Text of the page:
Rocío Molina’s world

If the Flamenco Festival is anything to go by, flamenco seems to be entering a period of highly original, personal, even eccentric reinterpretations. A week ago, I reviewed Israel Galván’s “La Curva, in which Galván seemed torn between two poles, that of his flamenco “family” (represented by a singer and a palmero, or hand percussionist, sitting at a table), and his new, chosen avant-garde family (represented by the pianist Sylvie Courvoisier). Of course flamenco is more than one thing and always has been. Tensions about its “true,” “pure” nature are as endemic to the form as rhythmic footwork and quebrada turns. But what’s interesting about these choreographers is that they seem to be grappling with personal curiosities, trying to figure out not what flamenco is, but what it is to them at that moment.

Two nights ago, I saw Rocío Molina in her intriguing trio “Afectos” at the Baryshnikov Arts Center. Molina’s explorations are less anarchic, more intimate than Galván’s. There’s less rage in her dancing, more whimsy. Like a child, Molina seems to do exactly what she wants, abetted by her two collaborators, Rosario “La Tremendita” (singer) and Pablo Martín (double bassist). At its heart, the show is a kind of structured jam session, in which the three riff off of each other. The shifting relationship between La Tremendita and Molina provides the dramatic storyline. Who are these two women to each other, and what are they trying to say? What is the relation between the singer’s voice and the dancer’s body? Who is stronger, who is the most free? You can read my review of the program here.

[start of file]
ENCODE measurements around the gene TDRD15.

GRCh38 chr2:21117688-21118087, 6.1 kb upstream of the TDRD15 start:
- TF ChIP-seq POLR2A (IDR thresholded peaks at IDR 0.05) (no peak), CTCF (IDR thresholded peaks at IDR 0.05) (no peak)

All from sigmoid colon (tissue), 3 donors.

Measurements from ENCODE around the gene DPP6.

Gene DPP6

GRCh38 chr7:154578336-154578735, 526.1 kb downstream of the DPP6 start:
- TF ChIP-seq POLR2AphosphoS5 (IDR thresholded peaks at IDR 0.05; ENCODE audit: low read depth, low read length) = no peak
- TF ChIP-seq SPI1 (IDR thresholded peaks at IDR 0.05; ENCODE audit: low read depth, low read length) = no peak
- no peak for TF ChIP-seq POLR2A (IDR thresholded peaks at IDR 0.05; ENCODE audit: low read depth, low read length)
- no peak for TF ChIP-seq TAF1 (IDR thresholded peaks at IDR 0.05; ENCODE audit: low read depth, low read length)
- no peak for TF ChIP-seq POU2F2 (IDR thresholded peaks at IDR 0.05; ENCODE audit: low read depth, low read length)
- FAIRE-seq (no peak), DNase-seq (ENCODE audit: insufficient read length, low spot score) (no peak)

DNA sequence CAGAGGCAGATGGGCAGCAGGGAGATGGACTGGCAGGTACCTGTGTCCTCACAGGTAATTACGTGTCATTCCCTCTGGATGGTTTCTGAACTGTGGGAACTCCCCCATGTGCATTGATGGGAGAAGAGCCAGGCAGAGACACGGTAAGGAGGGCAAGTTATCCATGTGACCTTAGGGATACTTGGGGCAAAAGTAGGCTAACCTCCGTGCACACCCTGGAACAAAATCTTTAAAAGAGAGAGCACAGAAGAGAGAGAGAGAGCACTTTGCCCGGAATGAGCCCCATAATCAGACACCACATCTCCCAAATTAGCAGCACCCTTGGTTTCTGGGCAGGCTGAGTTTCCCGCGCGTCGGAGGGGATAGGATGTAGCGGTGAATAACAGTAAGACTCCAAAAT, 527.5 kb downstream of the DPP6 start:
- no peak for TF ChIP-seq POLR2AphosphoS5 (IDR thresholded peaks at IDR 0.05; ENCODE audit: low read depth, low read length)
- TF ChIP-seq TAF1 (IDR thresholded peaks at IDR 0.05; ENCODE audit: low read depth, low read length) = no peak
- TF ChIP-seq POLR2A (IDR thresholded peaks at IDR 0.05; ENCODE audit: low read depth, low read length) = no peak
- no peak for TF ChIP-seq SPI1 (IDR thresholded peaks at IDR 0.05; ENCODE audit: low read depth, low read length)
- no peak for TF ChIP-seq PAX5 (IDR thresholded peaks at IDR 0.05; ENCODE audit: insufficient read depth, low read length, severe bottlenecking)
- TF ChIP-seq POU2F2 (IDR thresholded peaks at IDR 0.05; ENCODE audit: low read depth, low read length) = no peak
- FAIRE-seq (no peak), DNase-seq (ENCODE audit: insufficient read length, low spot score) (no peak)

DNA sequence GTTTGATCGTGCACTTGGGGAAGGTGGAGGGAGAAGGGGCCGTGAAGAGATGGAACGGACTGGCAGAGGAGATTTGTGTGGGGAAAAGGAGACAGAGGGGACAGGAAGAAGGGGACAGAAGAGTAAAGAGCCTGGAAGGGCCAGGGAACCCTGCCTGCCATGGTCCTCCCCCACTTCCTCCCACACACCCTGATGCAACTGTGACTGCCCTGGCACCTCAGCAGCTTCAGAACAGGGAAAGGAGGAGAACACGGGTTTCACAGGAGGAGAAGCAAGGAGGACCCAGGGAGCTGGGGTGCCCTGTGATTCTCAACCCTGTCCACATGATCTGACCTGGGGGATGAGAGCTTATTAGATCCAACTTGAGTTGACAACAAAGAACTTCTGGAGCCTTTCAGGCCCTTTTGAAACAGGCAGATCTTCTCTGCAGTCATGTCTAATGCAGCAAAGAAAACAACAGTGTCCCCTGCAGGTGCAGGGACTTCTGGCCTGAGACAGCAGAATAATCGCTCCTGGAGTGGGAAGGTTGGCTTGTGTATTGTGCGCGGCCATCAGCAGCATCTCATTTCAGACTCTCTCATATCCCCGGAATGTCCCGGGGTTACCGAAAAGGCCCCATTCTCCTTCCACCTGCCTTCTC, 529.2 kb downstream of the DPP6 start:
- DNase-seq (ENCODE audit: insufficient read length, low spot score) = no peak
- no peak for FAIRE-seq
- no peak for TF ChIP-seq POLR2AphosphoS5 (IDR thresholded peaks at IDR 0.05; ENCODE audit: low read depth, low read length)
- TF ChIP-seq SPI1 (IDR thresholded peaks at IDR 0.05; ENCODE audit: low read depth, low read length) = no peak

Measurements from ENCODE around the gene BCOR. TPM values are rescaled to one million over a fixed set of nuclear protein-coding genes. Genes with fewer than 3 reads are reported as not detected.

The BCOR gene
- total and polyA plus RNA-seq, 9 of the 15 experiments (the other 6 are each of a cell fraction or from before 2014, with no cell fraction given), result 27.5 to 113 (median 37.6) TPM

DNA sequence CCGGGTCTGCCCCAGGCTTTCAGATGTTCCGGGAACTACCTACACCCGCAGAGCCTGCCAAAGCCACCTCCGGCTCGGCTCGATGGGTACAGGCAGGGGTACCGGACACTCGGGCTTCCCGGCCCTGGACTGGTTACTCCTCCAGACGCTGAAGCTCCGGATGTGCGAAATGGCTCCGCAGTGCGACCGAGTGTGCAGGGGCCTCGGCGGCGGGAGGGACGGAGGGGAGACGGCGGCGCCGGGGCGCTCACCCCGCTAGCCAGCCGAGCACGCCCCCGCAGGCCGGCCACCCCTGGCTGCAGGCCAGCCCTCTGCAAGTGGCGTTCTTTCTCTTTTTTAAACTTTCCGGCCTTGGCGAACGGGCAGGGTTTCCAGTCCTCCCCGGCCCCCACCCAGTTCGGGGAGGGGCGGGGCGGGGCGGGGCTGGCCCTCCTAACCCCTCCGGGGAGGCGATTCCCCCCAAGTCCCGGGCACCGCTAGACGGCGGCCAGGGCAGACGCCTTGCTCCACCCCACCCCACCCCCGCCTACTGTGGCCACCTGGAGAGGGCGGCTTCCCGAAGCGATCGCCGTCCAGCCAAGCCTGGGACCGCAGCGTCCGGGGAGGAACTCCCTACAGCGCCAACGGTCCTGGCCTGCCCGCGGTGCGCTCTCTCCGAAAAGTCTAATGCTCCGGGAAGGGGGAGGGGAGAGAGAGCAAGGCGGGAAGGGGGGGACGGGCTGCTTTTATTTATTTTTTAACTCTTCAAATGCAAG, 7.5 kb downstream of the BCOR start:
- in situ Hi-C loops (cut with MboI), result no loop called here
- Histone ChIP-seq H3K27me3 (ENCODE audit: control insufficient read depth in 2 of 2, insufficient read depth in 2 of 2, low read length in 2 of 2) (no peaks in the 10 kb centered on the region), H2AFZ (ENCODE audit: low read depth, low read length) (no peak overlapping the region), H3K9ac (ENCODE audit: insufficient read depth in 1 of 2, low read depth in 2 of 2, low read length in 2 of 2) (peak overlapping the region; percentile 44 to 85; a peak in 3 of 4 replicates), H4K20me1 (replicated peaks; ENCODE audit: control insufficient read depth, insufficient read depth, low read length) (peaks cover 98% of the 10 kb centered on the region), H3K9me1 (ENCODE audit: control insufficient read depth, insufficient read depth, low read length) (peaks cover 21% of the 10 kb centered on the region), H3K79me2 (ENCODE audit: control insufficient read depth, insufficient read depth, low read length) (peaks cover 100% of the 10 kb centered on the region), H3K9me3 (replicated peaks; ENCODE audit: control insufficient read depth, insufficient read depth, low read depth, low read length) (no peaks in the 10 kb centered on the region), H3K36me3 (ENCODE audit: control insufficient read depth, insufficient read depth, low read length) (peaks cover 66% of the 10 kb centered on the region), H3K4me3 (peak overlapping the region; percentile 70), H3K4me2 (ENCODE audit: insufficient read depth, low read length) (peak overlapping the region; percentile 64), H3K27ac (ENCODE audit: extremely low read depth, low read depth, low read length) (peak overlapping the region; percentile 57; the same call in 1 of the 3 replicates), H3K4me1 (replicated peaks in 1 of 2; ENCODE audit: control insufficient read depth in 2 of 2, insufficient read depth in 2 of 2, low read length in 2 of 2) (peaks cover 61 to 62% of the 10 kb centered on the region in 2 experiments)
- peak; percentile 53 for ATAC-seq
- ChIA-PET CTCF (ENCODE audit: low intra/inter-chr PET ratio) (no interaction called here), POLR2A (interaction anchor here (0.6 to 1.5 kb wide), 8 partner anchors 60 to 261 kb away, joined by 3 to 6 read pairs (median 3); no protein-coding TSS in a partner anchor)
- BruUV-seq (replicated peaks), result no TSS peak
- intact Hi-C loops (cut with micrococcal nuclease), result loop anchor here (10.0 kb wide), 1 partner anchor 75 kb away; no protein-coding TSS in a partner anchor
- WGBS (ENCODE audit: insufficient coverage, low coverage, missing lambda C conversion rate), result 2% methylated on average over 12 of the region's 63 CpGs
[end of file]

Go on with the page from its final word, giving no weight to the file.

In this article for the Times, I attempt to summarize some of the current trends in flamenco.

And here is a short clip from Afectos:

Flamenco Nation

+ Click on image to enlarge. The flamenco dancer Carmencita photographed by B. J. Falk, circa 1890.
+ Click on image to enlarge.
The flamenco dancer Carmencita photographed by B. J. Falk, circa 1890.

I wrote this short piece about the flamenco exhibit at the New York Public Library for Humanities Magazine last summer.

Here’s a short excerpt:

“Despite his Spanish name and dark good looks, Greco was born in Italy and grew up in Brooklyn. Like many other dancers in the show, he often crossed over into the arena of less-than-authentic Spanish dance. The pursuit of “purity,” a slippery concept when discussing a dance form that is itself a hybrid of gypsy, Arab, and Spanish folk elements, did not become a burning issue until the irruption of Amaya’s fiery, “unschooled” style. The impresario Sol Hurok called her ‘the human Vesuvius.'”

Catching the Wave; The Paco Peña Flamenco Dance Company at the Met (for DanceTabs)

This weekend, the Paco Peña Flamenco Dance Company performed at the Metropolitan Museum for one night only. Peña is one of the great flamenco guitarists; his shows are always beautifully-wrought musical events. This time he brought three dancers, including Angel Muñoz, an embodiment of the spontaneity that can make flamenco such an enjoyable art form. You can see the review here.

Here’s a clip of Muñoz in performance:

And here is a short excerpt from the review:

“More than other dance forms, flamenco thrives on the illusion of spontaneity. It’s the reason why some of the best moments in a flamenco show happen after the show has ended, when the ensemble gathers at the edge of the stage, like a happy family or a band of tipsy friends, dancing for each other. The guitarists dance, the dancers sing, and everybody claps along. Dance returns to its most basic function: a communal activity, a celebration of joie de vivre and the pleasure of good music. Great flamenco dancers trick you into believing they are making it up as they go along.”